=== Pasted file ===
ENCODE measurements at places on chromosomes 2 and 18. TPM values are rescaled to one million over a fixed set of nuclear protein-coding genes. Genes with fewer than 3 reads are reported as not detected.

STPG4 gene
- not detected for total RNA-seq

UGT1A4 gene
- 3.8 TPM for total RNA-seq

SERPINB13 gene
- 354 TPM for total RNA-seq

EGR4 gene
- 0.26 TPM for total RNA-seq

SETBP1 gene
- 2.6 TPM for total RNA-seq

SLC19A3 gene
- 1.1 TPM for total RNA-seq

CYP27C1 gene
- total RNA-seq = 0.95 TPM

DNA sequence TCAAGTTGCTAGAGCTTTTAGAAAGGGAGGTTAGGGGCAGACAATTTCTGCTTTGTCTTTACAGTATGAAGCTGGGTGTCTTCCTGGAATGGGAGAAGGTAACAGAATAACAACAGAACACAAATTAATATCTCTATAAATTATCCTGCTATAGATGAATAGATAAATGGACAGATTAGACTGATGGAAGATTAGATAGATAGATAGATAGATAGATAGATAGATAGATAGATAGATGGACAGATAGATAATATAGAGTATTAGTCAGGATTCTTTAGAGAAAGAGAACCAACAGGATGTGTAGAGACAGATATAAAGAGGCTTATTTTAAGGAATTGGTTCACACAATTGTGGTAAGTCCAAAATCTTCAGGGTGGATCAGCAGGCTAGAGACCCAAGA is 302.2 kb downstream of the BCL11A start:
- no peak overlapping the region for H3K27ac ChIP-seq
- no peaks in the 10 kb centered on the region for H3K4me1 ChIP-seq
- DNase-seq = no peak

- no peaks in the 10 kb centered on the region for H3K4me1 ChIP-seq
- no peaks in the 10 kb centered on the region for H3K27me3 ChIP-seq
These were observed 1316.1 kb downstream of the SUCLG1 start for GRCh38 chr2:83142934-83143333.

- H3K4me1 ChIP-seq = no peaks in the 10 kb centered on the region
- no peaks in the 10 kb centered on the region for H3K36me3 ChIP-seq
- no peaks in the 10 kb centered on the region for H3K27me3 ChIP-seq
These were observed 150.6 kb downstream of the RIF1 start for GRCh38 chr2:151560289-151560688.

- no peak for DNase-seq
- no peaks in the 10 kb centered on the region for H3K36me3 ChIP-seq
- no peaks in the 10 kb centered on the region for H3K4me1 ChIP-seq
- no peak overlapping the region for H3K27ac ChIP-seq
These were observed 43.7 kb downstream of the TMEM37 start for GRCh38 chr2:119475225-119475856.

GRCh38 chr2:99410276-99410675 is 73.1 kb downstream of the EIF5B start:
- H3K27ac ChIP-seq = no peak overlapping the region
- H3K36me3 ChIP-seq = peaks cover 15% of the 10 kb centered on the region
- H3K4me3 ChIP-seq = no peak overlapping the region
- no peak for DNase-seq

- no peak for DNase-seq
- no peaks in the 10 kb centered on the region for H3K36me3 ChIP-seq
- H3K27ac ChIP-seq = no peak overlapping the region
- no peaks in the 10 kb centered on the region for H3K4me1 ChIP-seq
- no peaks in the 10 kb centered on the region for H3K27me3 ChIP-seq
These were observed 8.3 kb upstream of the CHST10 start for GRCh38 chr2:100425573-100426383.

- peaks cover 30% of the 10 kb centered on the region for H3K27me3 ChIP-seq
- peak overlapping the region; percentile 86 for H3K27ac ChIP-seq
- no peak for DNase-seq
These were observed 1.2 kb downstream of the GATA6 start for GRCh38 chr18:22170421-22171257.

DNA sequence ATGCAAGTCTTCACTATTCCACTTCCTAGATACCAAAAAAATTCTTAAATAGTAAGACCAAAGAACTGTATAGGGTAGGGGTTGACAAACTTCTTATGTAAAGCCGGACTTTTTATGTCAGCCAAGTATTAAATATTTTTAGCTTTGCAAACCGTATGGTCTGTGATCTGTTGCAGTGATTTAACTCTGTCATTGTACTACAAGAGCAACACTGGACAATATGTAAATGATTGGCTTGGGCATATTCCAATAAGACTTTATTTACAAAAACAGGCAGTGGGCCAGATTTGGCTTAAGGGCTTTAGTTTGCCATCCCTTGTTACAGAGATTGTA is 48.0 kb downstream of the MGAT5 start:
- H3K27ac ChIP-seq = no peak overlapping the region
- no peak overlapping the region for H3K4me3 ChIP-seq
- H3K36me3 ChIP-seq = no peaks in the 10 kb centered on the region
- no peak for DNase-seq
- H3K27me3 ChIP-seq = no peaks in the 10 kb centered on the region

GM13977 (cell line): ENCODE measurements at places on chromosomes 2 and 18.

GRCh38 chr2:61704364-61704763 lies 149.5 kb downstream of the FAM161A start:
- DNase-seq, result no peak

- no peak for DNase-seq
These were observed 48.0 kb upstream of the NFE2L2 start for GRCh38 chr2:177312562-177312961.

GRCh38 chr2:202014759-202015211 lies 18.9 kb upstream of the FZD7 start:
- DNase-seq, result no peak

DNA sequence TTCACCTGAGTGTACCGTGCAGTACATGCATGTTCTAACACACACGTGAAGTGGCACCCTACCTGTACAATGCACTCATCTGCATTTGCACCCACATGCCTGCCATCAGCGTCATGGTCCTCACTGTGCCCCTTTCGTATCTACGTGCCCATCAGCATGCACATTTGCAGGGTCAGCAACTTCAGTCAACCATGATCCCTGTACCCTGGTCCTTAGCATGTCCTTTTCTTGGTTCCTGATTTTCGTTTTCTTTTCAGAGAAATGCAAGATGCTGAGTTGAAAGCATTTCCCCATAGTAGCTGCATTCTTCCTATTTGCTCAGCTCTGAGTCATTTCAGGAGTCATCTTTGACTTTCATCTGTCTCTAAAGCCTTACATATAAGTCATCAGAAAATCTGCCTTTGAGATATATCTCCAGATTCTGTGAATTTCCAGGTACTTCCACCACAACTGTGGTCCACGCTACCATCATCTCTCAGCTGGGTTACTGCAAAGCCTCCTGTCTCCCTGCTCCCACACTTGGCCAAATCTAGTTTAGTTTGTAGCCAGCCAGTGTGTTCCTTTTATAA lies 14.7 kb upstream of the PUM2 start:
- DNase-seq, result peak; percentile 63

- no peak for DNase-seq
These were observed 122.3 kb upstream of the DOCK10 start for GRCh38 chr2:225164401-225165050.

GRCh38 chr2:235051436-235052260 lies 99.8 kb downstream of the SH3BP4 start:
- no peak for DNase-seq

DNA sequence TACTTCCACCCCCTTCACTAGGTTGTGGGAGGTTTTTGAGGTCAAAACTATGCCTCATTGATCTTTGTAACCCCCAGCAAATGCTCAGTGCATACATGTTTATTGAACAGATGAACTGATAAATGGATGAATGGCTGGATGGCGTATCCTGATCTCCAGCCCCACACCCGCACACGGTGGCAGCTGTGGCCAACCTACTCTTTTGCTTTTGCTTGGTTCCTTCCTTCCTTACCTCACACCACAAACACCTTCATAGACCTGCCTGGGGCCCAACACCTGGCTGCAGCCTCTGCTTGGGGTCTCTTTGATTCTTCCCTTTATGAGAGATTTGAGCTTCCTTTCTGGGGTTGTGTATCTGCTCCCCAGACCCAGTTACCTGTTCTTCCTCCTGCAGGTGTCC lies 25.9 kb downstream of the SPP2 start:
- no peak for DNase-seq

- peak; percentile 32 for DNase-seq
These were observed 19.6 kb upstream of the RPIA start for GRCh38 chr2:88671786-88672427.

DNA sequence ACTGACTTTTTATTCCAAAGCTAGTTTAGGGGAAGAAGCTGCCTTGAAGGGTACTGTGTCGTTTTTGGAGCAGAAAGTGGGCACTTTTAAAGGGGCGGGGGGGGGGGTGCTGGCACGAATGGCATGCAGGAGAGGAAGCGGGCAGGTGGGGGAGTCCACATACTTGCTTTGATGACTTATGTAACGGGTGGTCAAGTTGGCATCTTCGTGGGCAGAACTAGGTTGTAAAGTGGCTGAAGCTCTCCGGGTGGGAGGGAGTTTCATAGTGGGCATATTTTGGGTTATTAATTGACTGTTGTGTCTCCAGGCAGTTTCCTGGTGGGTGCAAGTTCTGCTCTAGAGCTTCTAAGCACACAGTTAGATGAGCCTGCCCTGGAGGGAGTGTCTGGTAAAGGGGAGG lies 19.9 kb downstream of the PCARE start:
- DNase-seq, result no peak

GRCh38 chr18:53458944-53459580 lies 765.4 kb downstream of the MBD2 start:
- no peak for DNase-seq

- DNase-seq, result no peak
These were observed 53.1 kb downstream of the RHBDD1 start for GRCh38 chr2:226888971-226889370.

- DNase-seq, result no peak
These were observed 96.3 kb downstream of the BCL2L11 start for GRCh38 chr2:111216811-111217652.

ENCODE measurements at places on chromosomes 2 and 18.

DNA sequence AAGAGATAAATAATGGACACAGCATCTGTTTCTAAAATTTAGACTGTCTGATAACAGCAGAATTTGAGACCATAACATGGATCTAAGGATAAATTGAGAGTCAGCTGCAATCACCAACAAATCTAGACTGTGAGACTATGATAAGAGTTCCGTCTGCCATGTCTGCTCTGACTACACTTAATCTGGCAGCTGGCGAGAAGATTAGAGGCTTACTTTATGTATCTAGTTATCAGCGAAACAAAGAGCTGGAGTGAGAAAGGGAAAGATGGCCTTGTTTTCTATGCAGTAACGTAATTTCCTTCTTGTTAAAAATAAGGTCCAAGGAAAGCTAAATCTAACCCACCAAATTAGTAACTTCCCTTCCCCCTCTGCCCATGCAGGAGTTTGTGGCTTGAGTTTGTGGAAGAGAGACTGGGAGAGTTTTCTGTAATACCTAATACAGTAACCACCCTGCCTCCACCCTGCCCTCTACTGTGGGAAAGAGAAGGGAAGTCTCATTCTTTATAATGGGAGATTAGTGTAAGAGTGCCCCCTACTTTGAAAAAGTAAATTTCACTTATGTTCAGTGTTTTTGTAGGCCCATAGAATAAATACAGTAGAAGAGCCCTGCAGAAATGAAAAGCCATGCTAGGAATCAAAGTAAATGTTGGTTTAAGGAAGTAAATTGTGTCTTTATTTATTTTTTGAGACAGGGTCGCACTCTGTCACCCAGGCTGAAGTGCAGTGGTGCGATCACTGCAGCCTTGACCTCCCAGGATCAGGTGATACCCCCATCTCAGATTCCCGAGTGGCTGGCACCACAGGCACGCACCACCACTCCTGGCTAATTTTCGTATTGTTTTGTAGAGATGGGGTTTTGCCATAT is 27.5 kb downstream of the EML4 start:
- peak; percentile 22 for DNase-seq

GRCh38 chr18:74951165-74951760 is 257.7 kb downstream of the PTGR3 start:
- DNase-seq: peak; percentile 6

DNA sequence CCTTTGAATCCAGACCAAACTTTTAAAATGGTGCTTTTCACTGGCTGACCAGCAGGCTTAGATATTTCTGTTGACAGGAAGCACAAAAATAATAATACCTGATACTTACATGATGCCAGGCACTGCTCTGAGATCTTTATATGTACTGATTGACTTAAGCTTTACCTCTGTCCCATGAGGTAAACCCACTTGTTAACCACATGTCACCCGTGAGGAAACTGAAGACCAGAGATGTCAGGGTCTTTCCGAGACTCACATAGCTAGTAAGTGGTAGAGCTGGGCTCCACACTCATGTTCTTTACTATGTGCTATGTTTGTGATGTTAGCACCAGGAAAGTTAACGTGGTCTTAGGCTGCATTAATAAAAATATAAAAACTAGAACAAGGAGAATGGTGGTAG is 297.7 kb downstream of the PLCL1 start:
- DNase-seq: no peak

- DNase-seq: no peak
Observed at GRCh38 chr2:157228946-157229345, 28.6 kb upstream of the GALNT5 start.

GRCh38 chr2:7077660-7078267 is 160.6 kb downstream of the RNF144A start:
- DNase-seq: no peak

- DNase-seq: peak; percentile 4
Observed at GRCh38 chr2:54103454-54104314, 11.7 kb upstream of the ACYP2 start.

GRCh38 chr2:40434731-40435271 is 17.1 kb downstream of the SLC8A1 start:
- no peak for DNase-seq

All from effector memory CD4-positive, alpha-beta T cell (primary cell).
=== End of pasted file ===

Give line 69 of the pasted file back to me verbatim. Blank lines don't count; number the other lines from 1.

These were observed 19.6 kb upstream of the RPIA start for GRCh38 chr2:88671786-88672427.